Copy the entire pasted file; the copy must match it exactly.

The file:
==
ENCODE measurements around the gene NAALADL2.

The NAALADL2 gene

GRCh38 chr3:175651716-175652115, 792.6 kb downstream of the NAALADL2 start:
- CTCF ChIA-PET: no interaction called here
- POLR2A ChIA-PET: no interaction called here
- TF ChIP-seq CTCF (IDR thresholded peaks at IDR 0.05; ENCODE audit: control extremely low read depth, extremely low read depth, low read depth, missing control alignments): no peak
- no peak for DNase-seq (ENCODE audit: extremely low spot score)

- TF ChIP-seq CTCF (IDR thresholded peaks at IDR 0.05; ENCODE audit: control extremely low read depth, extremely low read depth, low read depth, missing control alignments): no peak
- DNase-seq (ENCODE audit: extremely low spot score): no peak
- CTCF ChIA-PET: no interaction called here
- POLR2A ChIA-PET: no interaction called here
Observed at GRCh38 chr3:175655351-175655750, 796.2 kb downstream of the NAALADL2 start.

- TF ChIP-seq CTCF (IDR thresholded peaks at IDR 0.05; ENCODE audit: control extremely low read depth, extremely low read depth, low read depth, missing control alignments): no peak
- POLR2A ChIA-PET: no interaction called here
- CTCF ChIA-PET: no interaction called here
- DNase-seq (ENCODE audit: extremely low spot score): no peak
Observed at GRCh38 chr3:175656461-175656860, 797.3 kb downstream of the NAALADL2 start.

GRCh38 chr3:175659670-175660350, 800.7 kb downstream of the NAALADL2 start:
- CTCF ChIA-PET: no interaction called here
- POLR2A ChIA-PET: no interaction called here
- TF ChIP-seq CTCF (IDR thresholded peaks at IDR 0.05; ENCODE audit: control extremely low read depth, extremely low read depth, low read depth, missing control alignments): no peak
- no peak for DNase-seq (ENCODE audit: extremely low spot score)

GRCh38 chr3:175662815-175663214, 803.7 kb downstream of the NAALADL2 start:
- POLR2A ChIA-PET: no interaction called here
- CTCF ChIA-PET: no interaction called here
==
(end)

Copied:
ENCODE measurements around the gene NAALADL2.

The NAALADL2 gene

GRCh38 chr3:175651716-175652115, 792.6 kb downstream of the NAALADL2 start:
- CTCF ChIA-PET: no interaction called here
- POLR2A ChIA-PET: no interaction called here
- TF ChIP-seq CTCF (IDR thresholded peaks at IDR 0.05; ENCODE audit: control extremely low read depth, extremely low read depth, low read depth, missing control alignments): no peak
- no peak for DNase-seq (ENCODE audit: extremely low spot score)

- TF ChIP-seq CTCF (IDR thresholded peaks at IDR 0.05; ENCODE audit: control extremely low read depth, extremely low read depth, low read depth, missing control alignments): no peak
- DNase-seq (ENCODE audit: extremely low spot score): no peak
- CTCF ChIA-PET: no interaction called here
- POLR2A ChIA-PET: no interaction called here
Observed at GRCh38 chr3:175655351-175655750, 796.2 kb downstream of the NAALADL2 start.

- TF ChIP-seq CTCF (IDR thresholded peaks at IDR 0.05; ENCODE audit: control extremely low read depth, extremely low read depth, low read depth, missing control alignments): no peak
- POLR2A ChIA-PET: no interaction called here
- CTCF ChIA-PET: no interaction called here
- DNase-seq (ENCODE audit: extremely low spot score): no peak
Observed at GRCh38 chr3:175656461-175656860, 797.3 kb downstream of the NAALADL2 start.

GRCh38 chr3:175659670-175660350, 800.7 kb downstream of the NAALADL2 start:
- CTCF ChIA-PET: no interaction called here
- POLR2A ChIA-PET: no interaction called here
- TF ChIP-seq CTCF (IDR thresholded peaks at IDR 0.05; ENCODE audit: control extremely low read depth, extremely low read depth, low read depth, missing control alignments): no peak
- no peak for DNase-seq (ENCODE audit: extremely low spot score)

GRCh38 chr3:175662815-175663214, 803.7 kb downstream of the NAALADL2 start:
- POLR2A ChIA-PET: no interaction called here
- CTCF ChIA-PET: no interaction called here